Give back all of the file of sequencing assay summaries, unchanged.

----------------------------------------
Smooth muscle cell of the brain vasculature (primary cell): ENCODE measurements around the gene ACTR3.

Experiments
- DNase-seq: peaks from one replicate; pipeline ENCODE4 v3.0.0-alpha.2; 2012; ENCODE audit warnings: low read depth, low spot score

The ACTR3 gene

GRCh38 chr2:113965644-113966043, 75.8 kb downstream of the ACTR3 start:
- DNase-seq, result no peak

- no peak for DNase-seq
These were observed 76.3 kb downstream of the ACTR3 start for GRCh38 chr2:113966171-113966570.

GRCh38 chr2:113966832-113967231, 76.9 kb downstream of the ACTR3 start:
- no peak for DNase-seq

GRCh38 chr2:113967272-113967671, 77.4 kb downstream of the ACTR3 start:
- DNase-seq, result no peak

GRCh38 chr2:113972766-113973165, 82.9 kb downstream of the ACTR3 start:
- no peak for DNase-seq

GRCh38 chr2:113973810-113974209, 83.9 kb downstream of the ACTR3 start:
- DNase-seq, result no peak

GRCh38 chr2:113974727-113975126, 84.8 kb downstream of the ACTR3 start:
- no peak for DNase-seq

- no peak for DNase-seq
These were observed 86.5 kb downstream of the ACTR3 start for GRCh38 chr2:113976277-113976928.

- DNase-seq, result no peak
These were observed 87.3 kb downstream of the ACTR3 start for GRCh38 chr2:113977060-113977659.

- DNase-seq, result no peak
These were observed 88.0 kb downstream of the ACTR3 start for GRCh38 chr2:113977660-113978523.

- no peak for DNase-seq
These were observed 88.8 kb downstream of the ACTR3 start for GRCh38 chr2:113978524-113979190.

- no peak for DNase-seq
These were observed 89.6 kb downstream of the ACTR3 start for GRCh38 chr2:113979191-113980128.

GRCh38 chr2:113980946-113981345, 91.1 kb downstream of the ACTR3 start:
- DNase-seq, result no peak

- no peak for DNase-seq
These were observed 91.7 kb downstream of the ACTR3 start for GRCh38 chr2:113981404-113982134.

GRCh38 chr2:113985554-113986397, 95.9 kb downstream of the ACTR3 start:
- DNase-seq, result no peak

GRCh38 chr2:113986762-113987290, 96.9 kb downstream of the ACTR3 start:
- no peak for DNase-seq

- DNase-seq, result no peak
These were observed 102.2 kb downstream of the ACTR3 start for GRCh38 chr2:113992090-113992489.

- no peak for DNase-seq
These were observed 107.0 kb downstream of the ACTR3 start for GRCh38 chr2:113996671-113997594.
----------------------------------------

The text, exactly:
Smooth muscle cell of the brain vasculature (primary cell): ENCODE measurements around the gene ACTR3.

Experiments
- DNase-seq: peaks from one replicate; pipeline ENCODE4 v3.0.0-alpha.2; 2012; ENCODE audit warnings: low read depth, low spot score

The ACTR3 gene

GRCh38 chr2:113965644-113966043, 75.8 kb downstream of the ACTR3 start:
- DNase-seq, result no peak

- no peak for DNase-seq
These were observed 76.3 kb downstream of the ACTR3 start for GRCh38 chr2:113966171-113966570.

GRCh38 chr2:113966832-113967231, 76.9 kb downstream of the ACTR3 start:
- no peak for DNase-seq

GRCh38 chr2:113967272-113967671, 77.4 kb downstream of the ACTR3 start:
- DNase-seq, result no peak

GRCh38 chr2:113972766-113973165, 82.9 kb downstream of the ACTR3 start:
- no peak for DNase-seq

GRCh38 chr2:113973810-113974209, 83.9 kb downstream of the ACTR3 start:
- DNase-seq, result no peak

GRCh38 chr2:113974727-113975126, 84.8 kb downstream of the ACTR3 start:
- no peak for DNase-seq

- no peak for DNase-seq
These were observed 86.5 kb downstream of the ACTR3 start for GRCh38 chr2:113976277-113976928.

- DNase-seq, result no peak
These were observed 87.3 kb downstream of the ACTR3 start for GRCh38 chr2:113977060-113977659.

- DNase-seq, result no peak
These were observed 88.0 kb downstream of the ACTR3 start for GRCh38 chr2:113977660-113978523.

- no peak for DNase-seq
These were observed 88.8 kb downstream of the ACTR3 start for GRCh38 chr2:113978524-113979190.

- no peak for DNase-seq
These were observed 89.6 kb downstream of the ACTR3 start for GRCh38 chr2:113979191-113980128.

GRCh38 chr2:113980946-113981345, 91.1 kb downstream of the ACTR3 start:
- DNase-seq, result no peak

- no peak for DNase-seq
These were observed 91.7 kb downstream of the ACTR3 start for GRCh38 chr2:113981404-113982134.

GRCh38 chr2:113985554-113986397, 95.9 kb downstream of the ACTR3 start:
- DNase-seq, result no peak

GRCh38 chr2:113986762-113987290, 96.9 kb downstream of the ACTR3 start:
- no peak for DNase-seq

- DNase-seq, result no peak
These were observed 102.2 kb downstream of the ACTR3 start for GRCh38 chr2:113992090-113992489.

- no peak for DNase-seq
These were observed 107.0 kb downstream of the ACTR3 start for GRCh38 chr2:113996671-113997594.